Let’s apply this to the first two digits of the file sizes on my computer. The red lines are the distribution of files. The blue line is are the factors multiplied, and the green line is a logarithmic trend line of the Benford numbers, because I may have done something wrong just multiplying out.
Still, we see an interesting result:
There are a lot of files whose size is 8192 bytes! [Edit: over 1,800 of these are regxxxxx files related to Internet Explorer 7 or Patch installs.]
Benford’s law has had a lot of traction in accounting[1,3,4,7,8,10], where it’s used as a technique to detect fraud. For example, the Department of Justice has been using this in counter-terrorism operations, identifying shell corporations used to funnel money. From their “Fiscal Forensics I” article, they note:
A classic example is the organization that has a disproportionate number of transactions in the eight and nine thousand dollar range since they may be structuring transactions (designed to fall below SAR and CTR levels). This fact would likely be revealed during a Benford’s Law analysis as the amount of numbers beginning with the digits 8 or 9 would exceed their expected probability of occurrence.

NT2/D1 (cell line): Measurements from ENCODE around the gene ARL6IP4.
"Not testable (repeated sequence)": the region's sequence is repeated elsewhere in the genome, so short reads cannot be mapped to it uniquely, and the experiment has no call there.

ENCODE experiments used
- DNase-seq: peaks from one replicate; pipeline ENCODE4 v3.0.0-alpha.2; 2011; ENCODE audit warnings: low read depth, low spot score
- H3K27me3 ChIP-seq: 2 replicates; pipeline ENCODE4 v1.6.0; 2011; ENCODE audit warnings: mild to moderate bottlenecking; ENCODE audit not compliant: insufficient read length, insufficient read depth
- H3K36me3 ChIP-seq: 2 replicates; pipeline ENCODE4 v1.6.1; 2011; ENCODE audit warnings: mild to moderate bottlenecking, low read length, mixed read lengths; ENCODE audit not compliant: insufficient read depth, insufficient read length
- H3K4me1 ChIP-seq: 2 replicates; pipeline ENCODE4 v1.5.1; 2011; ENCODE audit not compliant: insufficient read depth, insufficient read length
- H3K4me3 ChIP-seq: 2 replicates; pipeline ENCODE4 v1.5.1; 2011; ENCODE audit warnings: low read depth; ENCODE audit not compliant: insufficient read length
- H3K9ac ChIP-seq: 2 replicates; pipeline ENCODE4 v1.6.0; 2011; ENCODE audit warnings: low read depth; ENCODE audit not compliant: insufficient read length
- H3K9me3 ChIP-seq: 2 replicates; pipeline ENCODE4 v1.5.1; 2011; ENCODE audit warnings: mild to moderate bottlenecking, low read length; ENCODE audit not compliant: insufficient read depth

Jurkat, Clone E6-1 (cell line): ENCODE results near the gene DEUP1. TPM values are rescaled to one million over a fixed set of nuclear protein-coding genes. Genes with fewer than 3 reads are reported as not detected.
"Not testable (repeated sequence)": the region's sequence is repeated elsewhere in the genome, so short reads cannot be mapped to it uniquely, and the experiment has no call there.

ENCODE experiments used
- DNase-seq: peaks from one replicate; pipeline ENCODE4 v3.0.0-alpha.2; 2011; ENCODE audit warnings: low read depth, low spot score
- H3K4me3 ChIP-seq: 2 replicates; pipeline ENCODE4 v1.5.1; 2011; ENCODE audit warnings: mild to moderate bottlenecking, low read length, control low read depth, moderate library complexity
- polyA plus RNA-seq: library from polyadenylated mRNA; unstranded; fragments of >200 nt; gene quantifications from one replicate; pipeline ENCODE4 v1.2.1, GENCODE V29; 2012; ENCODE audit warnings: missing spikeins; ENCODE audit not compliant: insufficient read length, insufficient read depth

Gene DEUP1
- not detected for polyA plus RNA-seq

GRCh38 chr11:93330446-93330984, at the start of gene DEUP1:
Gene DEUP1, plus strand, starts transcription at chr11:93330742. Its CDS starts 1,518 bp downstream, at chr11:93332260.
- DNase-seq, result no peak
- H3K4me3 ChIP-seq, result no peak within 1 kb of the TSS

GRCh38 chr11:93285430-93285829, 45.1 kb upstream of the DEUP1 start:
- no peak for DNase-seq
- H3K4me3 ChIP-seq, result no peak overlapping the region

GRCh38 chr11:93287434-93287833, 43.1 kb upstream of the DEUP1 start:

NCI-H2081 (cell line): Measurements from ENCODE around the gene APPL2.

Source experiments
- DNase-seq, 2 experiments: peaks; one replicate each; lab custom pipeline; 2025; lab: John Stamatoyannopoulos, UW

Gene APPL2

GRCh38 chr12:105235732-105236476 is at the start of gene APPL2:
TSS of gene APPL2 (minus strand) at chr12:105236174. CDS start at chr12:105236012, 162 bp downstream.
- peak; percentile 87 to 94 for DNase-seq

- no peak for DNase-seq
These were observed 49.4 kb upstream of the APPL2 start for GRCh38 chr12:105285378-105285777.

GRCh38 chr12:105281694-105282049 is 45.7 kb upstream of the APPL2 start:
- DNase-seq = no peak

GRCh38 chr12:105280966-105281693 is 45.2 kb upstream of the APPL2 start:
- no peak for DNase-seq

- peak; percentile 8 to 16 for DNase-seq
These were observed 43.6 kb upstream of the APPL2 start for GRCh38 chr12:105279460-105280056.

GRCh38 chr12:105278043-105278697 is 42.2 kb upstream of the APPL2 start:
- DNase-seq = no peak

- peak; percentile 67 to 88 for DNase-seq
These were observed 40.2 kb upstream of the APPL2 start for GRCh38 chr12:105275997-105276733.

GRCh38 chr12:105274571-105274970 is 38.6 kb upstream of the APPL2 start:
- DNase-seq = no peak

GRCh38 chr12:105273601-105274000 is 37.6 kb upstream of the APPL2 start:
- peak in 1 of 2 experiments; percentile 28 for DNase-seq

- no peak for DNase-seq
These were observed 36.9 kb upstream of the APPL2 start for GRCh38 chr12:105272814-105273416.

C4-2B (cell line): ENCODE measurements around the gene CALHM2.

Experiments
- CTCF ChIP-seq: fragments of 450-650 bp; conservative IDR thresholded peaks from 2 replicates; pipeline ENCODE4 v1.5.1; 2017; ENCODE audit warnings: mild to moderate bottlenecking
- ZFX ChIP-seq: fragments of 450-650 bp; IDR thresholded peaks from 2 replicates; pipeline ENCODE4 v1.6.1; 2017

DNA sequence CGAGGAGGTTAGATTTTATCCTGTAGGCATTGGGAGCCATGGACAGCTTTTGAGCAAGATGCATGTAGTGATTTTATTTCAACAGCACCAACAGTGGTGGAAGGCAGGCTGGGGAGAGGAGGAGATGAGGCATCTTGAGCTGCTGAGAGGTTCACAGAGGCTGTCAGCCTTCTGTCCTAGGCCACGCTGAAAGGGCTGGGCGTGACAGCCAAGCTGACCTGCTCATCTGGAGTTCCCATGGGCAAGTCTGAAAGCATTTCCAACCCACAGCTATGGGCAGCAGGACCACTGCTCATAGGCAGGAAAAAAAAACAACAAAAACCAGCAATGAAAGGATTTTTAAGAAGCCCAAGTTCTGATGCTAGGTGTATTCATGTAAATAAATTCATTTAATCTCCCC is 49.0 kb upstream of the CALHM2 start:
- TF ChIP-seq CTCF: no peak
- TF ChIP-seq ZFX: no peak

Georgia Tech Professor Ted Hill proved Benford’s law applies to numbers in other bases. An amusing trick he applies to his classes is asking his students to either (1) flip a coin 200 times, recording the pattern of heads or tails, or (2) make the data up. The next day, he points out most of the made-up data.  He notes that a sequence of 200 flips will have a high likelihood of six of the same side in a row. People faking their data rarely apply this.
Benford’s law does have some limitations. For example, on tax forms rounding occurs. Also, it’s a very common, annoying, and effective marketing strategy to price things ending in “95” or “99.” Finally, sales people have tendency to shave expenses. As Dr. Mark J. Nigrini explains:
”People who travel on business often have to submit receipts for any meal costing $25 or more, so they put in lots of claims for $24.90, just under the limit. That’s why we see so many 24’s.”
-  “Statistics Hacks,” Bruce Frey
-  “Looking Out For Number One,” Jon Walthoe, Robert Hunt and Mike Pearson.
-  Significant Figure Generator, William Fawcett
-  Bassam Hasan, Ph.D., “Assessing Data Authenticity with Benford’s Law.”
-  Malcolm Browne, “Following Benford’s Law, Or Looking out for No. 1,” New York Times, August 4, 1998.
-  Mark J. Nigrini, Ph.D.
-  Steven W. Smith, Ph.D. “Chapter 34: Explaining Bedford’s Law,” The Scientist and Engineer’s Guide to Digital Signal Processing
-  “Financial Forensics” Part 1, 2; US Attorney’s Bulletin, Volume 53, Number 2 (March 2005), Number 3 (May 2005)
-  Charlie Kyd, “Use Benford’s Law with Excel to Improve Business Planning“
-  Benford’s Law, Wolfram.
-  Durtschi, Hillison and Pacini, “Effective Use of Benford’s Law to Assist in Detecting Fraud in Accounting Data,” Journal of Forensic Accounting, 2004.
-  “Sorry, Wrong Number,” Georgia Tech Research Horizons, September 2000.